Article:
Under the influence of these circumstances his passions found a deep soil wherein they might strike their roots and flourish either as flowers or weeds as was their nature. By being always allowed to act for himself his character became strongly and early marked and exhibited a various surface on which a quick sighted observer might see the seeds of virtues and of misfortunes. His careless extravagance, which made him squander immense sums of money to satisfy passing whims, which from their apparent energy he dignified with the name of passions, often displayed itself in unbounded generosity. Yet while he earnestly occupied himself about the wants of others his own desires were gratified to their fullest extent. He gave his money, but none of his own wishes were sacrifised to his gifts; he gave his time, which he did not value, and his affections which he was happy in any manner to have called into action.
I do not say that if his own desires had been put in competition with those of others that he would have displayed undue selfishness, but this trial was never made. He was nurtured in prosperity and attended by all its advantages; every one loved him and wished to gratify him. He was ever employed in promoting the pleasures of his companions — but their pleasures were his; and if he bestowed more attention upon the feelings of others than is usual with schoolboys it was because his social temper could never enjoy itself if every brow was not as free from care as his own.
While at school, emulation and his own natural abilities made him hold a conspicuous rank in the forms among his equals; at college he discarded books; he believed that he had other lessons to learn than those which they could teach him. He was now to enter into life and he was still young enough to consider study as a school-boy shackle, employed merely to keep the unruly out of mischief but as having no real connexion with life — whose wisdom of riding — gaming &c. he considered with far deeper interest — So he quickly entered into all college follies although his heart was too well moulded to be contaminated by them — it might be light but it was never cold. He was a sincere and sympathizing friend — but he had met with none who superior or equal to himself could aid him in unfolding his mind, or make him seek for fresh stores of thought by exhausting the old ones. He felt himself superior in quickness of judgement to those around him: his talents, his rank and wealth made him the chief of his party, and in that station he rested not only contented but glorying, conceiving it to be the only ambition worthy for him to aim at in the world.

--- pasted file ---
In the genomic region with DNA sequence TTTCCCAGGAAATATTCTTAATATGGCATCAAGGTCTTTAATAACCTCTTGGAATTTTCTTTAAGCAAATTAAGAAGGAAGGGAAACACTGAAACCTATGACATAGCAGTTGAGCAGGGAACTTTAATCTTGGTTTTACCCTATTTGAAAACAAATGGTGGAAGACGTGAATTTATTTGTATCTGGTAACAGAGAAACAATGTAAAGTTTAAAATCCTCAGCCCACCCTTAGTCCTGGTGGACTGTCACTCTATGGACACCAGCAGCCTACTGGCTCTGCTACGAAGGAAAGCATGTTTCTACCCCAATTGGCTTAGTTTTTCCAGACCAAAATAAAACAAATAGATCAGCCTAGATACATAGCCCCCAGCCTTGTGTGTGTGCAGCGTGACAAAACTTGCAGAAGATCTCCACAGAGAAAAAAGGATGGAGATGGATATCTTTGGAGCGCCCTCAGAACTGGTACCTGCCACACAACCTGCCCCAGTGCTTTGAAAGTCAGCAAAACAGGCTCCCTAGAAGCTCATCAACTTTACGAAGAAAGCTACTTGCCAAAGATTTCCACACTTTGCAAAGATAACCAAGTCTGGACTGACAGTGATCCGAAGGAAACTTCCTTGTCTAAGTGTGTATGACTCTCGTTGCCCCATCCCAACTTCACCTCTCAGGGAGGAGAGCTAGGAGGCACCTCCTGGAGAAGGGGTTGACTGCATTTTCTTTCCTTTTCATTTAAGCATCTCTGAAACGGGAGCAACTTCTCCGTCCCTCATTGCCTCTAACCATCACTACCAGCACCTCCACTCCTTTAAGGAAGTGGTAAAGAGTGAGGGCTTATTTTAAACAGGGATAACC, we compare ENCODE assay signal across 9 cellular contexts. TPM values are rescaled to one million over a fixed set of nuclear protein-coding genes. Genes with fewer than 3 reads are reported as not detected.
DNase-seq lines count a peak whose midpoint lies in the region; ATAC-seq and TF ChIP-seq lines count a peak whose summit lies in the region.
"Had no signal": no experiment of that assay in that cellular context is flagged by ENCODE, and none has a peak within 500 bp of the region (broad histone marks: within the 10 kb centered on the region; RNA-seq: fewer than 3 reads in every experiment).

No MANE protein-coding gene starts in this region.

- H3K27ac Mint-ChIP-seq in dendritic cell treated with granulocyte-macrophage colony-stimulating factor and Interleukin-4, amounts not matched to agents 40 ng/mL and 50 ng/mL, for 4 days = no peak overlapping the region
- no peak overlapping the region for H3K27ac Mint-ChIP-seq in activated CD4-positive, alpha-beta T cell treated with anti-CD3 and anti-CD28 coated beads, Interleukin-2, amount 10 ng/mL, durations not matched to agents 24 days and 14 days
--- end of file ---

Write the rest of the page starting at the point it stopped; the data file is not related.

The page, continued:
By a strange narrowness of ideas he viewed all the world in connexion only as it was or was not related to his little society. He considered queer and out of fashion all opinions that were exploded by his circle of intimates, and he became at the same time dogmatic and yet fearful of not coinciding with the only sentiments he could consider orthodox. To the generality of spectators heappeared careless of censure, and with high disdain to throw aside all dependance on public prejudices; but at the same time that he strode with a triumphant stride over the rest of the world, he cowered, with self disguised lowliness, to his own party, and although its chief never dared express an opinion or a feeling until he was assured that it would meet with the approbation of his companions.
Yet he had one secret hidden from these dear friends; a secret he had nurtured from his earliest years, and although he loved his fellow collegiates he would not trust it to the delicacy or sympathy of any one among them. He loved. He feared that the intensity of his passion might become the subject of their ridicule; and he could not bear that they should blaspheme it by considering that trivial and transitory which he felt was the life of his life.
There was a gentleman of small fortune who lived near his family mansion who had three lovely daughters. The eldest was far the most beautiful, but her beauty was only an addition to her other qualities — her understanding was clear and strong and her disposition angelically gentle. She and my father had been playmates from infancy: Diana, even in her childhood had been a favourite with his mother; this partiality encreased with the years of this beautiful and lively girl and thus during his school and college vacations they were perpetually together. Novels and all the various methods by which youth in civilized life are led to a knowledge of the existence of passions before they really feel them, had produced a strong effect on him who was so peculiarly susceptible of every impression. At eleven years of age Diana was his favourite playmate but he already talked the language of love. Although she was elder than he by nearly two years the nature of her education made her more childish at least in the knowledge and expression of feeling; she received his warm protestations with innocence, and returned them unknowing of what they meant. She had read no novels and associated only with her younger sisters, what could she know of the difference between love and friendship? And when the development of her understanding disclosed the true nature of this intercourse to her, her affections were already engaged to her friend, and all she feared was lest other attractions and fickleness might make him break his infant vows.